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Relationship between Food Insecurity and Health Inequities


Food insecurity, defined as lack of access to a sufficient quality of nutrition-dense food, impacts one in eight American households. If you do the math, that leads to 44.2 million Americans suffering from some form of food insecurity. 

The impacts of food insecurity are drastic and lead to dire health consequences for individuals especially those susceptible to food insecurity such as low-income and minority communities.

Let's explore some of these consequences and the ways in which we can advocate for those who are disproportionately affected by food insecurity. 

What are Food Deserts?

Food deserts are areas where people have limited access to healthy foods including affordable supermarkets and grocery shops. Food deserts can be identified by a lack of local grocery stores and an abundance of fast food restaurants and are usually located in low-income communities. People that reside in food deserts are more perceptible to malnutrition and chronic diseases including diabetes and obesity[1]due to lack of healthy foods readily available to residents.

According to Jerry Shannon, an associate professor at the Department of Financial Planning, Housing, and Consumer Economics at the University of Georgia, many concerns arise with the comparative abundance of highly processed foods and supersaturated sugary beverages combined with the lack of fresh produce available within food desserts. This phenomenon leads to the emergence of obesogenic environments[2]:areas where population obesity is more common compared to others.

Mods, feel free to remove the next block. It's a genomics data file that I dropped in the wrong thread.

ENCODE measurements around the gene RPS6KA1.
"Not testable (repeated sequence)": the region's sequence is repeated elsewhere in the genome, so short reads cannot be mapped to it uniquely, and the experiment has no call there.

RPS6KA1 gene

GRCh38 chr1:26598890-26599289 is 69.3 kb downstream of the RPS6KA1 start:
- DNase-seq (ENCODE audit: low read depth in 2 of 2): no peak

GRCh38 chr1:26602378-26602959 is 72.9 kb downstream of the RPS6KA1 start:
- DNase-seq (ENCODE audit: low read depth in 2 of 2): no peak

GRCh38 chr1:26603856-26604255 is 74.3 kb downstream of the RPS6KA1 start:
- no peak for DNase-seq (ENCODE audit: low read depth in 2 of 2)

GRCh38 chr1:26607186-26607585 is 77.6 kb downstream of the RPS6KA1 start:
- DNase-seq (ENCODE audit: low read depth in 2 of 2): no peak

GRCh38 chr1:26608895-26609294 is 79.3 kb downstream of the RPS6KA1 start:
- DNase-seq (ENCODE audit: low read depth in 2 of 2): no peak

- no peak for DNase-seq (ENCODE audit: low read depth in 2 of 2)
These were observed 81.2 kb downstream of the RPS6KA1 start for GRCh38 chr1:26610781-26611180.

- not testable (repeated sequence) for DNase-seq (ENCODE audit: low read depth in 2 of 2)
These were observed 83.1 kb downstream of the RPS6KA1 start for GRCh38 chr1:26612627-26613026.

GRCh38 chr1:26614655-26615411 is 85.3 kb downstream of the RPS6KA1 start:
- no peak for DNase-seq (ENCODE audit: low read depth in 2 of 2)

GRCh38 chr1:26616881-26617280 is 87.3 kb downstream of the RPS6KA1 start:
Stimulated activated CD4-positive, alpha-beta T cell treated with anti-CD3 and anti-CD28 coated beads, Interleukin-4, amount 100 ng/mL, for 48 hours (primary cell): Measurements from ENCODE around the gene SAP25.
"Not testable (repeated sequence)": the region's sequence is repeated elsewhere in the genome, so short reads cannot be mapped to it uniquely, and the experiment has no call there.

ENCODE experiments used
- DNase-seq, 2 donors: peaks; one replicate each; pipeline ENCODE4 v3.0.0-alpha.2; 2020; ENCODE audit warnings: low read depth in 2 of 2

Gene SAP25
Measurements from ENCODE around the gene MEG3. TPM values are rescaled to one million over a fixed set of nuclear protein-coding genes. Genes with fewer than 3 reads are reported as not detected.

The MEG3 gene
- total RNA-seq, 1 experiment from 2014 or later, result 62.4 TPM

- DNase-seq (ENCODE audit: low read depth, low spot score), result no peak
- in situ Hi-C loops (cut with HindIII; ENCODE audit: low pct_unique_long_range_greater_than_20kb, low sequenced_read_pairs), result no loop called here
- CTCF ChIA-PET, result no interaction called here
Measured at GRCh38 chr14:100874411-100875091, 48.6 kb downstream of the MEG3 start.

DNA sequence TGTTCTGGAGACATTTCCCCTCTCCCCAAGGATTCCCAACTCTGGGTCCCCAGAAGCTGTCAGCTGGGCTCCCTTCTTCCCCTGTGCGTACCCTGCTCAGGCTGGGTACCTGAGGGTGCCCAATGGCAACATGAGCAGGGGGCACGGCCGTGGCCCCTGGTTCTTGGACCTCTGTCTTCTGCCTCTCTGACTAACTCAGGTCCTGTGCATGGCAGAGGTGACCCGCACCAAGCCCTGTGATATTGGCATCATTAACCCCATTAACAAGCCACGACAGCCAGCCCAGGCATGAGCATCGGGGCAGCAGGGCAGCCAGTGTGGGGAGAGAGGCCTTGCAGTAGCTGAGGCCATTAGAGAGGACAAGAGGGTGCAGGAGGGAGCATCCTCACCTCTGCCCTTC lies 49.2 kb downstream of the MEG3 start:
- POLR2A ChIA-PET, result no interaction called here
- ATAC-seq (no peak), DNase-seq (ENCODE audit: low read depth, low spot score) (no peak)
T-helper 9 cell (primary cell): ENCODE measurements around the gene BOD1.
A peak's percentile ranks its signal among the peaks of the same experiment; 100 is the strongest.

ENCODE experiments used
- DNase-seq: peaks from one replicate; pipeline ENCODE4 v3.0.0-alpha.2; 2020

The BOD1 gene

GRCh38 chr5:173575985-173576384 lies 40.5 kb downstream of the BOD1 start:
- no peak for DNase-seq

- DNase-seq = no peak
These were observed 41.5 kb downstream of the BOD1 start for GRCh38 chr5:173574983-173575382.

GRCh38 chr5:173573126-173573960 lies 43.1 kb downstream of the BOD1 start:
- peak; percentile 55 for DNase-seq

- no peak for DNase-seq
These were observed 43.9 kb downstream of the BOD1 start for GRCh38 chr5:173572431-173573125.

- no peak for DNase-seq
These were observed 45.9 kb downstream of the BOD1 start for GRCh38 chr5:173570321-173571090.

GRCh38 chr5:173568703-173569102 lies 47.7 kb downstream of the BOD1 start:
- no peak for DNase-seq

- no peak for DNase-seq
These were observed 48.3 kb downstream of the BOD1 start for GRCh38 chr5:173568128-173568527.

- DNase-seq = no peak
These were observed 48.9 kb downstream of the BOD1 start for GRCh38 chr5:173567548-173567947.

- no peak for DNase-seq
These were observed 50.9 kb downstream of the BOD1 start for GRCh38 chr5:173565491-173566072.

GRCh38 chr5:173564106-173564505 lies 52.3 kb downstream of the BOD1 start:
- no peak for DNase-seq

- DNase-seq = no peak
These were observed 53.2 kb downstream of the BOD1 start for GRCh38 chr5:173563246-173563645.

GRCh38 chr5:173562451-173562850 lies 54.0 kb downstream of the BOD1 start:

Food deserts do not normally reside in one type of population but rather a vast amount of rural, suburban, and urban subgroups of communities. However, they tend to be concentrated in the Mid-West and Southern parts of the United States and black and brown communities. 

What is Food Insecurity?

Food insecurity is a multifaceted issue that impacts millions of people worldwide and in the United States. Food insecurity stems from the inability to access nutritious food due to the intersectionality of poverty, economic insecurity, and other systemic inequalities that may be factored in. While food deserts are often linked with high levels of food insecurity, it's important to note that one doesn't necessarily have to reside in a food desert to experience food insecurity.

Food insecurity has the impact of decreasing a person's physical health, quality of life, and mental wellbeing and is one of the nation's leading health and nutrition issues. For example, in a study conducted by Craig Gundersen and James P. Ziliak, it was proven that all age groups that face food insecurity face many negative consequences in regard to  health outcomes[3]. In children, food insecurity is associated with increased risks of birth defects, anemia, and cognitive problems. Additionally, non-senior adults also face increased rates of mental health problems and depression, hypertension, diabetes, etc.

The consequences of food insecurity can not be fixed overnight.

First, it's important to acknowledge the issue, no matter the severity, to then act to integrate comprehensive approaches that includes policy intervention, community support systems, and increased educational resources to ensure all individuals have the opportunity to live healthier and happier.